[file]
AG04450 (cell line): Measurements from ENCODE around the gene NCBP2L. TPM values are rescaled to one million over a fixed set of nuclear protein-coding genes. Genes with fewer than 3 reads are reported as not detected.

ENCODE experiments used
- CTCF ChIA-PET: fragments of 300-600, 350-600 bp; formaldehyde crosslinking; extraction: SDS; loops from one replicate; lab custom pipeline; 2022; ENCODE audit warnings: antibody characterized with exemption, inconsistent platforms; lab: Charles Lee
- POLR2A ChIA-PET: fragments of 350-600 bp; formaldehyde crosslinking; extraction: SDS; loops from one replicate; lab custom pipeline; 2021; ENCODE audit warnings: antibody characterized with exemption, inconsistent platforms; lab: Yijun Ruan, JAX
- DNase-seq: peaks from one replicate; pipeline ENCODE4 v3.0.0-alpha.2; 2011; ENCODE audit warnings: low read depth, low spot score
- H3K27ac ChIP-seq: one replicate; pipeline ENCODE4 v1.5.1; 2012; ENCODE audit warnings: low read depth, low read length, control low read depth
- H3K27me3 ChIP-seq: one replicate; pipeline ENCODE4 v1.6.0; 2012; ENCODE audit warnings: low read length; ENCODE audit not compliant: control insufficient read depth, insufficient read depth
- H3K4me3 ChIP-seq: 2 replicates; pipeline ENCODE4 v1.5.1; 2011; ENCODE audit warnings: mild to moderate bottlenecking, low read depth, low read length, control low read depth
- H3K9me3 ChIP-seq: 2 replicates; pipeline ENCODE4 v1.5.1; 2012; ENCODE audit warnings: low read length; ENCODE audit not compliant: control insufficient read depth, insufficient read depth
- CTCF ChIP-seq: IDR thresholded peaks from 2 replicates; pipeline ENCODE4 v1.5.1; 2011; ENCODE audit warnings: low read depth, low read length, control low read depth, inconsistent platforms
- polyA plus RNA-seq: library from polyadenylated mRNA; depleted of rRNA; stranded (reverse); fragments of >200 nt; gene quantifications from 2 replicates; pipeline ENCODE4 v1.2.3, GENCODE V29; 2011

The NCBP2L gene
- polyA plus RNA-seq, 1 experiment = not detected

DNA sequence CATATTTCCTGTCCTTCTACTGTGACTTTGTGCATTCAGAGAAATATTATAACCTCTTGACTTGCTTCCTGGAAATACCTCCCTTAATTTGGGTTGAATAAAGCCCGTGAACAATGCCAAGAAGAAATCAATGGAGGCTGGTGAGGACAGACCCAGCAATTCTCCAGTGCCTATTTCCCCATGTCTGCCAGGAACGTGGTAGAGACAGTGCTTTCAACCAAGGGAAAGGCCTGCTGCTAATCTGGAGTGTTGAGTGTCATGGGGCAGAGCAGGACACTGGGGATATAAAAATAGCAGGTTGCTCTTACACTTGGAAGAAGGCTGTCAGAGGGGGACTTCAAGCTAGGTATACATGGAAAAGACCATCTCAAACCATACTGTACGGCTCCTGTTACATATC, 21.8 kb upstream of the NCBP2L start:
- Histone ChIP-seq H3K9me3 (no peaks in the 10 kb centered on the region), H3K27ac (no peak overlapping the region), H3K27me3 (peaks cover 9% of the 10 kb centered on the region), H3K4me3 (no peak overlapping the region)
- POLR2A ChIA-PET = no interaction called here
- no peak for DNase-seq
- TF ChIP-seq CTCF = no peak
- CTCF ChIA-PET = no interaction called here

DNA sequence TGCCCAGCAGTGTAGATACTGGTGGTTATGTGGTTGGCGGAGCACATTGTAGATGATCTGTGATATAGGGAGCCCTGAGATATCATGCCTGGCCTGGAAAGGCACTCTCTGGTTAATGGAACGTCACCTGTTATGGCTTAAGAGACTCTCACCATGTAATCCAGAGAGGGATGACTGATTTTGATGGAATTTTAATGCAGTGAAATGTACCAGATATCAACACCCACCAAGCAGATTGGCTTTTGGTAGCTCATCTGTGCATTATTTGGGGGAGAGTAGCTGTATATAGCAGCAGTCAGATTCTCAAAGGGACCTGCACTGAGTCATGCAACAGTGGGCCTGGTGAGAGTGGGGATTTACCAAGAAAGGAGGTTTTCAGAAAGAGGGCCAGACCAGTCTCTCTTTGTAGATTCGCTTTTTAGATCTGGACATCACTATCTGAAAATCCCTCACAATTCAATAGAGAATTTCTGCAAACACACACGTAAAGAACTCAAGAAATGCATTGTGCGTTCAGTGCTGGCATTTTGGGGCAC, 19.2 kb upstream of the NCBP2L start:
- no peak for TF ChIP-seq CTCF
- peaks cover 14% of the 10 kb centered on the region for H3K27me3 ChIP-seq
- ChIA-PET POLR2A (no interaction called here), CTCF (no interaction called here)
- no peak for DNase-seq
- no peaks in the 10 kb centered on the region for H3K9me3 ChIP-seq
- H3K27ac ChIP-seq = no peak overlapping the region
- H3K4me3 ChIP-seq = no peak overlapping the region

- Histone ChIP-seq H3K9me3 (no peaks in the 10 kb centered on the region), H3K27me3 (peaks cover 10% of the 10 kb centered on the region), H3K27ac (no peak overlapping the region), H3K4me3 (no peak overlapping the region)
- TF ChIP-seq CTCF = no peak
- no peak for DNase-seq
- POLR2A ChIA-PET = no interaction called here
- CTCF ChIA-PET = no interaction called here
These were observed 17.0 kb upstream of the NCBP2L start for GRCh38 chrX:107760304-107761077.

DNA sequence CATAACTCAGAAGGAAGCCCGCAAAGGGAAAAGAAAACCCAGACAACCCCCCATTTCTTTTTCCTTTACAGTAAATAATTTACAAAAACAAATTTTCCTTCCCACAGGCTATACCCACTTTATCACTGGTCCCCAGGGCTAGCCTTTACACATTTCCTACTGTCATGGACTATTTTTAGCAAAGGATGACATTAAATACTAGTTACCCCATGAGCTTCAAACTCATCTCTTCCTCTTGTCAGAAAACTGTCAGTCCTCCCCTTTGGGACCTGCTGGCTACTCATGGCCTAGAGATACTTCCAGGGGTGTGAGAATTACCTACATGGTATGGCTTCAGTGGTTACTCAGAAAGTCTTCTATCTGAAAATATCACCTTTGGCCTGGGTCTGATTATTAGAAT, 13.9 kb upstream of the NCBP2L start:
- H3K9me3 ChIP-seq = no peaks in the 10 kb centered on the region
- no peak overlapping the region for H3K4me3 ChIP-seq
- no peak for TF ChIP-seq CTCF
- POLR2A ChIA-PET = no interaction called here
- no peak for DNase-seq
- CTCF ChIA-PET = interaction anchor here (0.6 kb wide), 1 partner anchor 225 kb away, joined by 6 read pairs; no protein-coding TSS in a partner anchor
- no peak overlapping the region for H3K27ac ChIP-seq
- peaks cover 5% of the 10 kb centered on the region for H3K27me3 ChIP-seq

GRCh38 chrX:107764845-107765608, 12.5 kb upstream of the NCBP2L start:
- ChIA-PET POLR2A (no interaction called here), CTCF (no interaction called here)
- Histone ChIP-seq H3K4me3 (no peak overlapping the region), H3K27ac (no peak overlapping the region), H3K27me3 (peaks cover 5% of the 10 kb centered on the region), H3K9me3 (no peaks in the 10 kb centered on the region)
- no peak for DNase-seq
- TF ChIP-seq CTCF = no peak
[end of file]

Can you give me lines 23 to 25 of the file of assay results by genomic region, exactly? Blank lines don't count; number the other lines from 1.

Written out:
- ChIA-PET POLR2A (no interaction called here), CTCF (no interaction called here)
- no peak for DNase-seq
- no peaks in the 10 kb centered on the region for H3K9me3 ChIP-seq